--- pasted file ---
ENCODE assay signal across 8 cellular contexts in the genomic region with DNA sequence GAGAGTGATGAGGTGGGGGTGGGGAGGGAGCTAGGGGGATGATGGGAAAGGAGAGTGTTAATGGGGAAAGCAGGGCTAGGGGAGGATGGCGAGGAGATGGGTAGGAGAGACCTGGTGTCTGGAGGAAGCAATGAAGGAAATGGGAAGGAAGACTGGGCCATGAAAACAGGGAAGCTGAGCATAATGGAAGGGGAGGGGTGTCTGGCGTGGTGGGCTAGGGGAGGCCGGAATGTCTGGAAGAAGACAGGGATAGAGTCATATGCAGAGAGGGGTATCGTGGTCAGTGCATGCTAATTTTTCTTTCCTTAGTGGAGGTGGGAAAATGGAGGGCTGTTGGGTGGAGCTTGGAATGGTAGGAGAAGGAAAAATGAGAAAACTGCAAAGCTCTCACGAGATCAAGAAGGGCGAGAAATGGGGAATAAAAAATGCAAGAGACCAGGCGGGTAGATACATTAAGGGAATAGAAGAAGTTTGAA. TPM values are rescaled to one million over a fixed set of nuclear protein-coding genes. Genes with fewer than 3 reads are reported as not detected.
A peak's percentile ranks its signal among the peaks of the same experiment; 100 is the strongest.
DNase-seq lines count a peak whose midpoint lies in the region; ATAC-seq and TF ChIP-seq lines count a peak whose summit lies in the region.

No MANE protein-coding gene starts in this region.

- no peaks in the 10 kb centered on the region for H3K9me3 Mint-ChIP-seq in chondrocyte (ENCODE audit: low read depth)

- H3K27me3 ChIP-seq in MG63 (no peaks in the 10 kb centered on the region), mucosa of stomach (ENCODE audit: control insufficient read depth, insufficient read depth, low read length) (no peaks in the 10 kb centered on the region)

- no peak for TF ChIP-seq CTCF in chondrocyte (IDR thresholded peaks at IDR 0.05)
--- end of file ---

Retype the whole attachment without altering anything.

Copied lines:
ENCODE assay signal across 8 cellular contexts in the genomic region with DNA sequence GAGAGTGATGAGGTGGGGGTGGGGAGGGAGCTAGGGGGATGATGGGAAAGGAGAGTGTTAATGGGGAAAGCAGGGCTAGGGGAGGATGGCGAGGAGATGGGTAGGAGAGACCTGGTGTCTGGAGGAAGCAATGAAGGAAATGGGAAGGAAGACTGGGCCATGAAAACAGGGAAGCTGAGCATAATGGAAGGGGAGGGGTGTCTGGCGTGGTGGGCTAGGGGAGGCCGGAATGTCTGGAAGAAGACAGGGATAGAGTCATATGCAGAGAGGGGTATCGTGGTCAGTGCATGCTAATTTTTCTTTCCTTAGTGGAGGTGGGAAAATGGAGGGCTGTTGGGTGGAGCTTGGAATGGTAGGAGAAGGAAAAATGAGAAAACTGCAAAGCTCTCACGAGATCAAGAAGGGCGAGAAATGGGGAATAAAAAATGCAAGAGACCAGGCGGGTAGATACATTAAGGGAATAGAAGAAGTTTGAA. TPM values are rescaled to one million over a fixed set of nuclear protein-coding genes. Genes with fewer than 3 reads are reported as not detected.
A peak's percentile ranks its signal among the peaks of the same experiment; 100 is the strongest.
DNase-seq lines count a peak whose midpoint lies in the region; ATAC-seq and TF ChIP-seq lines count a peak whose summit lies in the region.

No MANE protein-coding gene starts in this region.

- no peaks in the 10 kb centered on the region for H3K9me3 Mint-ChIP-seq in chondrocyte (ENCODE audit: low read depth)

- H3K27me3 ChIP-seq in MG63 (no peaks in the 10 kb centered on the region), mucosa of stomach (ENCODE audit: control insufficient read depth, insufficient read depth, low read length) (no peaks in the 10 kb centered on the region)

- no peak for TF ChIP-seq CTCF in chondrocyte (IDR thresholded peaks at IDR 0.05)